The shortsightedness of using grass carp as a lake management tool

4 September 2014

Pondweeds are a vital part of healthy aquatic environments (Photo: Bill Harding)

Pondweeds are a vital part of healthy aquatic environments (Photo: Bill Harding)

In nearly thirty years of working in the field of aquatic ecosystems, I have yet to see a single example of using grass carp as a means to ‘control’ aquatic plants actually being successful.  I was asked about this again this week and thought it best to lay out a few facts here:

For some reason or other, people who live around lakes and ornamental ponds don’t want to see any plants in the water.  Now, I am not talking about noxious floating species such as Kariba weed or water hyacinth or red water fern, rather the rooted, filamentous pond weeds that are characteristic of many local waters.  Pondweeds, belonging to the genus Potamogeton, together with many smaller sub-canopy types such as Chara and Nitella, provide essential functions and ecosystem stabilisation which, once lost through irresponsible management, are almost impossible to replace.

Rooted, submerged aquatic plants provide a range of natural ecosystem services, including:

  • the production of oxygen to aerate the water (photosynthesis);
  • provision of shelter for fish and aquatic invertebrates;
  • consolidation of the bed and banks of the waterbody in which they occur (sediment stabilisation);
  • provision of food for aquatic organisms;
  • provision of essential surface area for attachment of the organisms that process much of the unwanted nutrients;
  • a spawning medium for fish;
  • nesting material and food for waterfowl such as coots;
  • aesthetic appeal.

So, what do grass carp do?  Firstly, using an alien species (sterilised or not) to control a ‘problem’ that is caused by something else entirely (“too much pondweed” may be due to a variety of factors), is simply idiotic (even more so when these fish are used to control a pest species – i.e. using an alien to control an alien!).  Let’s assume the grass carp actually eat the target plant(s): their feeding simply amounts to ingestion of plant nutrients neatly encased in the pondweed fronds, and then excreted as bioavailable nutrients out the other end.  Many guidelines and manuals state “the excretions of grass carp will lead to continual enrichment of the aquatic environment with nutrients.  This may lead to the production of algal blooms“.  Elsewhere is warned: “[the use of grass carp] has been ecologically disruptive through reducing aquatic vegetation generally and displacing native fish species.  These fish are no longer considered suitable for biological control“.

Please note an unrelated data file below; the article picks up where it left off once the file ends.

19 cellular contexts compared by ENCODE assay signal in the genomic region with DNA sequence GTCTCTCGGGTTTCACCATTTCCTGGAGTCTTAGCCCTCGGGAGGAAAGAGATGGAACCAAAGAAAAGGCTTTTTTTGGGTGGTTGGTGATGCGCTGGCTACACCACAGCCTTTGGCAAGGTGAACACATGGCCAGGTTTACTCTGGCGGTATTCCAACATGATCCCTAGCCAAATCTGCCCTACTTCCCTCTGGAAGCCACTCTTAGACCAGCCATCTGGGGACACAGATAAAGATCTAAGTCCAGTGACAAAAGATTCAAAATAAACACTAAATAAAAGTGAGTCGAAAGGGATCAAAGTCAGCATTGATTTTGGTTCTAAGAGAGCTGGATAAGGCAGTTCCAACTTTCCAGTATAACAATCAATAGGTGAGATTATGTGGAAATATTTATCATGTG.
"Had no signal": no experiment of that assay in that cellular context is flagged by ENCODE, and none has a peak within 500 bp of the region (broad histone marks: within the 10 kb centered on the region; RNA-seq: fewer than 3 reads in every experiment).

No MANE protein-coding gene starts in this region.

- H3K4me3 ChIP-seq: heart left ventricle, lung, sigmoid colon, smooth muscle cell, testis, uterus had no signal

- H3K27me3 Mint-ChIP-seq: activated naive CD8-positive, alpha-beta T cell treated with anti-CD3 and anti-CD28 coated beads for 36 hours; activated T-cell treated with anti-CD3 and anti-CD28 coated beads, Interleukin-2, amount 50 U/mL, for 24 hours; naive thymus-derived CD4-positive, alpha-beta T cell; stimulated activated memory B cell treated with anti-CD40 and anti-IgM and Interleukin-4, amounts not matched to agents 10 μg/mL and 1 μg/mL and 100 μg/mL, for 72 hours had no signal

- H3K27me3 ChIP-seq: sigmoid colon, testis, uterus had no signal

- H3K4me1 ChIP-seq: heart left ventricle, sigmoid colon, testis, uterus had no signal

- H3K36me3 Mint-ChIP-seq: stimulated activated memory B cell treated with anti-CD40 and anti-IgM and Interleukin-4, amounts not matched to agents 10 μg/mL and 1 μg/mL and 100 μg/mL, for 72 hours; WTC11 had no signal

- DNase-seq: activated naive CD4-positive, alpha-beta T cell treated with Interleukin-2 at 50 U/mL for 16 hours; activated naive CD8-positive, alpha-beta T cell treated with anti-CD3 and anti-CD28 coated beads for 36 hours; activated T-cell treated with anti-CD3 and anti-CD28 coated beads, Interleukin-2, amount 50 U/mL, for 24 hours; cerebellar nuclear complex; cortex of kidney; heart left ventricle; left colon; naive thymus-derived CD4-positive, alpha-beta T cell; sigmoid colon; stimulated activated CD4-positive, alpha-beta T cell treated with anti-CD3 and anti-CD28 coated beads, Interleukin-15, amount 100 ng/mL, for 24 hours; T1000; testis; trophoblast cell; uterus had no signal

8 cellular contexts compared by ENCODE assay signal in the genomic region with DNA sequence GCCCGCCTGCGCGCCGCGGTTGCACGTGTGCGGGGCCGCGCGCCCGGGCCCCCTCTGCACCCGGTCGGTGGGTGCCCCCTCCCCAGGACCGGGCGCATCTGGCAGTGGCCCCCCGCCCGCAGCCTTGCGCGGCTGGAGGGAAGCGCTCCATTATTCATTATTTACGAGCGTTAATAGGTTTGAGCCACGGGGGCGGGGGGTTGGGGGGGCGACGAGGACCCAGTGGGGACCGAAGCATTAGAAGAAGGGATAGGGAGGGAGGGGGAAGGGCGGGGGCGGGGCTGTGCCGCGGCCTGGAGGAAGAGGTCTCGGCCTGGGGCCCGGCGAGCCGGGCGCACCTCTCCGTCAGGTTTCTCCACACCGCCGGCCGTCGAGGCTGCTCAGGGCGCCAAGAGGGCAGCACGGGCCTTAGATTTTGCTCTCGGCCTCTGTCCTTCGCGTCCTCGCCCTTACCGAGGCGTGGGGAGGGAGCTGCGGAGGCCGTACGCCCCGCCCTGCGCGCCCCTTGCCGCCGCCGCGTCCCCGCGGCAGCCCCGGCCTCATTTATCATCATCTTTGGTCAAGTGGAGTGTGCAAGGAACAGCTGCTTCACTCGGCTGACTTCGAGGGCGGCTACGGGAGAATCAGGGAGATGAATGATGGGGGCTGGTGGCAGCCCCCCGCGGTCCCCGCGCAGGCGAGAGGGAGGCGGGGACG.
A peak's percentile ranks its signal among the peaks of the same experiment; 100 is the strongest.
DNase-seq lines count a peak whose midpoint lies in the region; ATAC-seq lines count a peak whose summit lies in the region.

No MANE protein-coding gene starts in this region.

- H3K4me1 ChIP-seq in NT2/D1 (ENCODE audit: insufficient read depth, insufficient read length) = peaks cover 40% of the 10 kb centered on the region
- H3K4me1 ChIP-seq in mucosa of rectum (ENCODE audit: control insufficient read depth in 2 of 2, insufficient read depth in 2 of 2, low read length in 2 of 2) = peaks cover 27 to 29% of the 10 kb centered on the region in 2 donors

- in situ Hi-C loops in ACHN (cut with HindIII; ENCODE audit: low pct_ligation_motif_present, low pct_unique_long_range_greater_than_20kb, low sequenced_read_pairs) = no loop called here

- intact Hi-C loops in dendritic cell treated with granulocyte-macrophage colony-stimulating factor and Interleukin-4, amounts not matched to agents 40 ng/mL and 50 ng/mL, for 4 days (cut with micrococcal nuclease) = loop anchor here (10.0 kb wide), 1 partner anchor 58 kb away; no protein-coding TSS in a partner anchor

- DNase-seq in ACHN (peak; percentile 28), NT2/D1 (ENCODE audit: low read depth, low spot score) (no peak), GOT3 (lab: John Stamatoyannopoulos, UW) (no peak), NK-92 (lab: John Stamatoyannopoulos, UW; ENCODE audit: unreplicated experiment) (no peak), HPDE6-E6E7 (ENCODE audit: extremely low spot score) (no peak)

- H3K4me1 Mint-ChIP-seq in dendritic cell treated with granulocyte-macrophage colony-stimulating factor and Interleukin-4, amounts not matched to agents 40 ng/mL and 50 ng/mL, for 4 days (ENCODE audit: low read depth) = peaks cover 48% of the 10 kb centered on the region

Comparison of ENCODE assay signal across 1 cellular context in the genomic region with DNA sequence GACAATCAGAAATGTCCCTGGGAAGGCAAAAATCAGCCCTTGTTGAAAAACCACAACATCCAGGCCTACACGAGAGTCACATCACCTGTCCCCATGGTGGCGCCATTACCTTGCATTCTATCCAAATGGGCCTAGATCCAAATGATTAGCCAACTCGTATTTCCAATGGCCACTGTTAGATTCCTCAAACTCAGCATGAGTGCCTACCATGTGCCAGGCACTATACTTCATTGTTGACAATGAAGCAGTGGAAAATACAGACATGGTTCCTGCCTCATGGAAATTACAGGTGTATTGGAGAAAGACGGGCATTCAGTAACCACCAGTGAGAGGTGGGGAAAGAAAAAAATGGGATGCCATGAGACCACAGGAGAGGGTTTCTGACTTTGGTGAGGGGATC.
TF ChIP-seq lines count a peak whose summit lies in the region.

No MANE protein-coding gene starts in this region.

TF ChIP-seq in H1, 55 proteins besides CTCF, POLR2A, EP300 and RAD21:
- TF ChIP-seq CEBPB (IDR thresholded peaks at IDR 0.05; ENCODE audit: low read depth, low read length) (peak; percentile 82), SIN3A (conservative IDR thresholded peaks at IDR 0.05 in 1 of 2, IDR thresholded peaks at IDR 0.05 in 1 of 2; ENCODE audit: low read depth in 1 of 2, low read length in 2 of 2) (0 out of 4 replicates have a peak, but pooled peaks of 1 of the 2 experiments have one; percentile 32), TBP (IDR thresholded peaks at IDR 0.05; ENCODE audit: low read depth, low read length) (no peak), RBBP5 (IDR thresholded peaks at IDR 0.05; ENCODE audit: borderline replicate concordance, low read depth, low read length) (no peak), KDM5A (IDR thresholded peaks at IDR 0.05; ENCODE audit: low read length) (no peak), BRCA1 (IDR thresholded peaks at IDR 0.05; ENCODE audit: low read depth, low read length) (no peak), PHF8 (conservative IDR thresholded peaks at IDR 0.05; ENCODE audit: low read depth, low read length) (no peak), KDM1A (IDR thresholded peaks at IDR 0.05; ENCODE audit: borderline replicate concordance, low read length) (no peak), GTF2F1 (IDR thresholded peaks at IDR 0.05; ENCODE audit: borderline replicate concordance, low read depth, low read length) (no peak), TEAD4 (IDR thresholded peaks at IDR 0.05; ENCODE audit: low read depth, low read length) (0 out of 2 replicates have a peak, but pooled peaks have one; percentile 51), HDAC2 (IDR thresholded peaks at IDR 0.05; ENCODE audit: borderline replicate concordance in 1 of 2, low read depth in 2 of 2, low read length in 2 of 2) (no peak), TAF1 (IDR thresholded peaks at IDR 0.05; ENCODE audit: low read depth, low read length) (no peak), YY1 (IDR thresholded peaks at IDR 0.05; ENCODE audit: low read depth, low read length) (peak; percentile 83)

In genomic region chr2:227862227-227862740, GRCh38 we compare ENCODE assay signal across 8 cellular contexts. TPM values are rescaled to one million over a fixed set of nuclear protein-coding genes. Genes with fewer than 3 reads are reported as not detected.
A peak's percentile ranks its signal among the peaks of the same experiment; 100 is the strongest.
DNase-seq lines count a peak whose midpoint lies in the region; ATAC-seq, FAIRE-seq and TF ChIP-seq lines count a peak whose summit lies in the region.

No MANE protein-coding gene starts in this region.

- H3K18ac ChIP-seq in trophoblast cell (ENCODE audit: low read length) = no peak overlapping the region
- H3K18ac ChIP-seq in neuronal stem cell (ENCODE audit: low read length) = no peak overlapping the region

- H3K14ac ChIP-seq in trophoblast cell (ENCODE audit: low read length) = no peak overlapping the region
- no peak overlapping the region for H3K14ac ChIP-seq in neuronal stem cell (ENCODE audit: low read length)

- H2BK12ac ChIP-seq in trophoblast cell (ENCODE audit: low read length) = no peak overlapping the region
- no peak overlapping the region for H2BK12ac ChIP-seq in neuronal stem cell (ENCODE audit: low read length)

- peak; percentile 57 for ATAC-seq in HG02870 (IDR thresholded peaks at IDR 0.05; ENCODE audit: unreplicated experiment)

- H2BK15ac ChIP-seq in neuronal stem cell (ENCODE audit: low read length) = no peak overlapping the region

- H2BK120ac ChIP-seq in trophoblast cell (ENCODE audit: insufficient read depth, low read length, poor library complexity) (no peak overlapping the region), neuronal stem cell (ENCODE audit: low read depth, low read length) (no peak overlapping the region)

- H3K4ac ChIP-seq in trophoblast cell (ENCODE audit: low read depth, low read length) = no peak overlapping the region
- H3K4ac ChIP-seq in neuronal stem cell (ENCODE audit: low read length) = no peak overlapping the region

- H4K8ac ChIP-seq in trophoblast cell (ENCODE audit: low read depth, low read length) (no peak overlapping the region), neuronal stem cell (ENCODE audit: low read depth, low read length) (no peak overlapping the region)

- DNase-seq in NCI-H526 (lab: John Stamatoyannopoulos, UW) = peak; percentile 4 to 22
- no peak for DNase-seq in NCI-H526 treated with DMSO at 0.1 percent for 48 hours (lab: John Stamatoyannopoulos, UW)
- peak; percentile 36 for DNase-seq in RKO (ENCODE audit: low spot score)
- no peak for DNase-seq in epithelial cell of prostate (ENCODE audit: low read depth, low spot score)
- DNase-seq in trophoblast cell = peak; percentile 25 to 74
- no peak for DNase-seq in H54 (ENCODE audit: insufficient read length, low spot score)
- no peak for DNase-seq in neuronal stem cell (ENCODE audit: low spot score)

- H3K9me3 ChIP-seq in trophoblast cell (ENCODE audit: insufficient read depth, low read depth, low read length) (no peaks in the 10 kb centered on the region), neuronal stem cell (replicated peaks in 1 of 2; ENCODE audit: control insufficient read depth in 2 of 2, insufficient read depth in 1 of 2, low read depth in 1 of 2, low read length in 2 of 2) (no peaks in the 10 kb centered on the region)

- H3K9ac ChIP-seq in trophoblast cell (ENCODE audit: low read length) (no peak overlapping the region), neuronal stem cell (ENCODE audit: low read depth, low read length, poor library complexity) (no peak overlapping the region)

This then sets in motion triggers that force the stabilised, clearwater lake towards one dominated by algae (which feed happily on the nutrients kindly made available by the digestive system of the grass carp).  Eventually, the system may swing to completely algal dominated, all the other aquatic plants will die, toxins produced by the algae will render the lake dangerous and the ecosystem generally decays to a soupy mess.  Examples of this abound throughout the world.   It is quite mind-boggling that organisations such as CapeNature continue to issue permits for this practice.

This is what using grass carp may lead to… (Photo: Bill Harding)

This is what using grass carp may lead to… (Photo: Bill Harding)

In the Western Cape of South Africa, attempts to control pondweed has racked up a list of spectacular failures:  Zeekoevlei was the first – attempts to clear the water for yachtsmen led directly to the algal dominated mess this beautiful lake has now been in for decades; Paardevlei in Somerset West was similarly abused until we rehabilitated it a few years ago at great cost.  Zandvlei nearly went the same way as over-harvesting (a much more desirable management method) threatened to eradicate the pondweed entirely.  Many many other smaller systems have suffered  the same fate.

None of the above information is in any way new.  Using grass carp for aquatic plant control is a short-sighted, single-focus approach to a complex problem – the outcome of which is likely to be an even bigger and very nasty problem!

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